allowing offering the latest technical developments to a large public in an affordable way.

 

REFERENCES
[1] A. Grebennikov, N. O. Sokal, M. J. Franco “Switchmode RF and Microwave Power Amplifiers,” 2nd ed., Academic Press 2012.
[2] S. C. Cripps, RF Power Amplifiers for Wireless Communications, 2nd ed., Artech House, 2006.
[3] B. Kim et al., “Envelope tracking technique for multimode PA operation,” EU Microwave Conf. 2009 proc., pp. 429–432.
[4] “AX508 GSM/GPRS Quad Band Power Amplifier,” www.skyworksinc.com/ uploads/documents/ax508pb.pdf, 2009.
[5] “RFaxis Granted Four Fundamental Patents for Its Disruptive Single-Chip Single-Die RF Front-end Integrated Circuit (RFeIC) Technology” http://www.rfaxis.com/press/2012_1_26
[6] “Qualcomm RF360 Front End Solution,” http://www.qualcomm.com/media/ documents/files/qualcomm-rf360-front-end-solution-product-brief.pdf, July 2013.

 

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This is a guest post by Altis Semiconductor – which is a European based specialty foundry.

 

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Physics, Not Economics, will end Moore’s Law

Bob Colwell, Director of the Microsystems Technology Office (MTO) at the Defense Advanced Research Projects Agency (DARPA), recently made a compelling statement about the end of Moore’s Law: “When Moore’s Law ends, it will be economics that stops it, not physics. Follow the money.”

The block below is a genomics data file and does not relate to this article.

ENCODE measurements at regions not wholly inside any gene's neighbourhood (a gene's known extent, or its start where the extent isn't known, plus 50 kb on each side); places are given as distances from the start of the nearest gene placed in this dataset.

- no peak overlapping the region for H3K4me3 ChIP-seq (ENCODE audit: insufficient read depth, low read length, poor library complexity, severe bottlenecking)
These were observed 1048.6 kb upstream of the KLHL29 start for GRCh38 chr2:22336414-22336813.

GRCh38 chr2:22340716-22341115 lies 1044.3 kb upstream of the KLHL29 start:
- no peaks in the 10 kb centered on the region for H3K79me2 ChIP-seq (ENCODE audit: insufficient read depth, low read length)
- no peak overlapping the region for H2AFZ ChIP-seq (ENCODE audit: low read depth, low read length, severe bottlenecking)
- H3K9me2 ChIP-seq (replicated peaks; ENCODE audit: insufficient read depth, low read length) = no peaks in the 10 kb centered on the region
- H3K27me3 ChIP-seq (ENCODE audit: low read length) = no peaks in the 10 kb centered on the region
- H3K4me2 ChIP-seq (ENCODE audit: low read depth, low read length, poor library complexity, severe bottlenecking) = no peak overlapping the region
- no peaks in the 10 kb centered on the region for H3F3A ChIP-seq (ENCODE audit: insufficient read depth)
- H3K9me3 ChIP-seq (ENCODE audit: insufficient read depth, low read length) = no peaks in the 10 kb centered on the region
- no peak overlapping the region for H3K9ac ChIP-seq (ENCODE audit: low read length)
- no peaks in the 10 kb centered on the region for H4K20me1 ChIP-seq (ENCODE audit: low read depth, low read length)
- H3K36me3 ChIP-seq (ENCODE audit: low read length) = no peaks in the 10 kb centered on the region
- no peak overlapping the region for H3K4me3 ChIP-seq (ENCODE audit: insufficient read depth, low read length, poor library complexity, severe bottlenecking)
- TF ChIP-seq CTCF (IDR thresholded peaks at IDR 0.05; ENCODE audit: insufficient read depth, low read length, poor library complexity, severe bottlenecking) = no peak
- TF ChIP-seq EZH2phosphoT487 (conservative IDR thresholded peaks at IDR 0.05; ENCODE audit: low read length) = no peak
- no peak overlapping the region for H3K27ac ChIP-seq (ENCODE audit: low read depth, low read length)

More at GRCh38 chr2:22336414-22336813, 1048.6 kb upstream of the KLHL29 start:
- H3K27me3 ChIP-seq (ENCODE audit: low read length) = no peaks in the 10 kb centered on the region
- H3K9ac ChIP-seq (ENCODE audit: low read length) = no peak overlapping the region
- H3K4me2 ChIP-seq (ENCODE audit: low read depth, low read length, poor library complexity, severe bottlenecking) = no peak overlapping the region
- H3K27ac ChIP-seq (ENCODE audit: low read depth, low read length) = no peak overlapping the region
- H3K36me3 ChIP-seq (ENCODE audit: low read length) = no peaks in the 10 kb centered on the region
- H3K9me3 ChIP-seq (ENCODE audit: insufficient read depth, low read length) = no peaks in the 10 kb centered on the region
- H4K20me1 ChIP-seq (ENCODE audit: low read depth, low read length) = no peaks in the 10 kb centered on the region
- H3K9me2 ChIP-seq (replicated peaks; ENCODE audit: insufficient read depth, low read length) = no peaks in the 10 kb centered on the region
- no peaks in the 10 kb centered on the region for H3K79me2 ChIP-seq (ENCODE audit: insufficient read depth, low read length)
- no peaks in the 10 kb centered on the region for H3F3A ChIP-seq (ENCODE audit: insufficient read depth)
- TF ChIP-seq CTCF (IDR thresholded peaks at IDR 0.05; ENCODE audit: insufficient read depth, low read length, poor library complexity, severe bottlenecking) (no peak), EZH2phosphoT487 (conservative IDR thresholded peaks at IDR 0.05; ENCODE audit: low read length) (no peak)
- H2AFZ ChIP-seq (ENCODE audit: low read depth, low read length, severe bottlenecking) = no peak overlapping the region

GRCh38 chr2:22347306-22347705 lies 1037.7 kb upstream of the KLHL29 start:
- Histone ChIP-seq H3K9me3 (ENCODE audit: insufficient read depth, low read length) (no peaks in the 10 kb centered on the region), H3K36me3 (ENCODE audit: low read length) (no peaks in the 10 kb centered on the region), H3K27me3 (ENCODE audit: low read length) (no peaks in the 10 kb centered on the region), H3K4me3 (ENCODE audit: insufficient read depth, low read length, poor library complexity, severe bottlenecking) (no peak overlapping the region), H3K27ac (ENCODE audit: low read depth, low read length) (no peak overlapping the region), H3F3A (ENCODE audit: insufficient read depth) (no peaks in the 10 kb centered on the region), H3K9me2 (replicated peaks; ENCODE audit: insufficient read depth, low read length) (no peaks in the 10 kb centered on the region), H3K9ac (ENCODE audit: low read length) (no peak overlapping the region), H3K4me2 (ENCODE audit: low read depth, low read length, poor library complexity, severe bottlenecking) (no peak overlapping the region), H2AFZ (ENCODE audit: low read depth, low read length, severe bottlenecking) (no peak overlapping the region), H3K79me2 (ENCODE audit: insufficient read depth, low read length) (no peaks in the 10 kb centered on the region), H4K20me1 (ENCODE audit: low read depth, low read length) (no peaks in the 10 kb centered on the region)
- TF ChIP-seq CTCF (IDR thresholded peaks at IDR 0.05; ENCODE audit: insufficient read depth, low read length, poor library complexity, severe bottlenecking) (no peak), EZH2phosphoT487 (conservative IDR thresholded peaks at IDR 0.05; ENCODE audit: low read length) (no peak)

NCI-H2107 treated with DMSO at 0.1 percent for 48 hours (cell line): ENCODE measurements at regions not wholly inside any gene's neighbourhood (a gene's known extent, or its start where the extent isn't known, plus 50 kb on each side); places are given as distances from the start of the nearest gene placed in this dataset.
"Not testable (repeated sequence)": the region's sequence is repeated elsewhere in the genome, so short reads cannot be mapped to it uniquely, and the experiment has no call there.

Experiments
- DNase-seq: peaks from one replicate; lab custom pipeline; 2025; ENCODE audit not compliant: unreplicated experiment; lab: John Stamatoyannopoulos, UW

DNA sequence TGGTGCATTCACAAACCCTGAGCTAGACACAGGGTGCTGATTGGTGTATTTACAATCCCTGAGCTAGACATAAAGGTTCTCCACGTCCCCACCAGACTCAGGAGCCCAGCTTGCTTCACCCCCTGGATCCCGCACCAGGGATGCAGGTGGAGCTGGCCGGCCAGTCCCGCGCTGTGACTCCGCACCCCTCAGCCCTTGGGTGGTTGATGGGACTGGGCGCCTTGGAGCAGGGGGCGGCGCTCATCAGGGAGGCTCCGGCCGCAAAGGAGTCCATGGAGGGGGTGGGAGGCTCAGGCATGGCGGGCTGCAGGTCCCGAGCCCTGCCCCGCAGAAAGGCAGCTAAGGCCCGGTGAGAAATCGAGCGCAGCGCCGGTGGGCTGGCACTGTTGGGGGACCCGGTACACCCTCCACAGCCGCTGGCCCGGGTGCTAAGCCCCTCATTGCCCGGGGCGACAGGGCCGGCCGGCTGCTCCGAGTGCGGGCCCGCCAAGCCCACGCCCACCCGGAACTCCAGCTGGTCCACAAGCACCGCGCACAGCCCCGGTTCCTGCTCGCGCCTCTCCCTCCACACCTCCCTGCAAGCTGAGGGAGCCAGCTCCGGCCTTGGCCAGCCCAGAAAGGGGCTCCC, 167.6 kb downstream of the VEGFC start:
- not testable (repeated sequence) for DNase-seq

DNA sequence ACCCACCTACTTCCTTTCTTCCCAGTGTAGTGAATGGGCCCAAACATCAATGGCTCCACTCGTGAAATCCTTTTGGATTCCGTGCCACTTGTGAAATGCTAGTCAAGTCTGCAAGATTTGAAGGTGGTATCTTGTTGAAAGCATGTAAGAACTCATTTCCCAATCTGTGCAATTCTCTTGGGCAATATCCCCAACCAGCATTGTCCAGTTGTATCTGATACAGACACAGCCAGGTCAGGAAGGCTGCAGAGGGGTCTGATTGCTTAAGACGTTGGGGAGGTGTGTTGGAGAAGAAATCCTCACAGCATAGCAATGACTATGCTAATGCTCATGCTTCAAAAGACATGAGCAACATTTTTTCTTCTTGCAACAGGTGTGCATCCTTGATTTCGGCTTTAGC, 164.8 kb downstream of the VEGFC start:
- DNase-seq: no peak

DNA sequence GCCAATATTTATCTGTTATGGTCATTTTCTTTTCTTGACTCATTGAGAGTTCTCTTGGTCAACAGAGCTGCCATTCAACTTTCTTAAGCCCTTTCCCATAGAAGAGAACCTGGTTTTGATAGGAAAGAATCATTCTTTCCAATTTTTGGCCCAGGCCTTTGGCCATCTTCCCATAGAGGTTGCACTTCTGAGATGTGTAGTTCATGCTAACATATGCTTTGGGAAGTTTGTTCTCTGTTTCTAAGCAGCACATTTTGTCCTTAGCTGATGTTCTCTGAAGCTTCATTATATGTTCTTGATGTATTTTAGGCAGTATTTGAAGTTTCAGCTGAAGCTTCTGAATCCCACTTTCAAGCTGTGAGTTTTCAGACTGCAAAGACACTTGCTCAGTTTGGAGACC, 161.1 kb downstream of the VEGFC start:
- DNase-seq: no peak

If we move beyond Moore’s Law, the progress of other industries that depend on semiconductor industry will also be slowed. The interrelation of the chip industry and this doubling of computer processing power has allowed for half a century of exponential growth. Colwell sees 7 nm as being the end of the road (although not all experts agree) and predicts that Moore’s Law will hit its limits around 2020 or 2022. It should be noted that end of Moore’s law at 7 nm happens because of its physical limits. The semiconductor industry is expecting to meet economic limits earlier than physical limits because of a transformation of the US economy from free market capitalism to monopoly capitalism.

 

As a result of monopoly capitalism, the consumer purchasing power of the majority in the economy has shrunk. There is a growing gap between the wages and the productivity of employees in the global economy, which has resulted into a loss of economic balance. When capitalism is reformed to a free market enterprise, and it works for all citizens in an economy, it results in an economic democracy.

 

In order to sustain the progress of semiconductor industry through the progress of Moore’s Law, economic reforms become critical to allow semiconductor companies to justify the ever-increasing capital-intensive investments made to sustain the progress of Moore’s law. Consider the features of mass capitalism that would help address the present economic limits of Moore’s Law:

1. Mass capitalism would ensure an economic and monetary policy in which there is no valueless hoarding of wealth by a few individuals and any valueless hoarding gets converted into valuable investments for sustaining the progress of Moore’s law.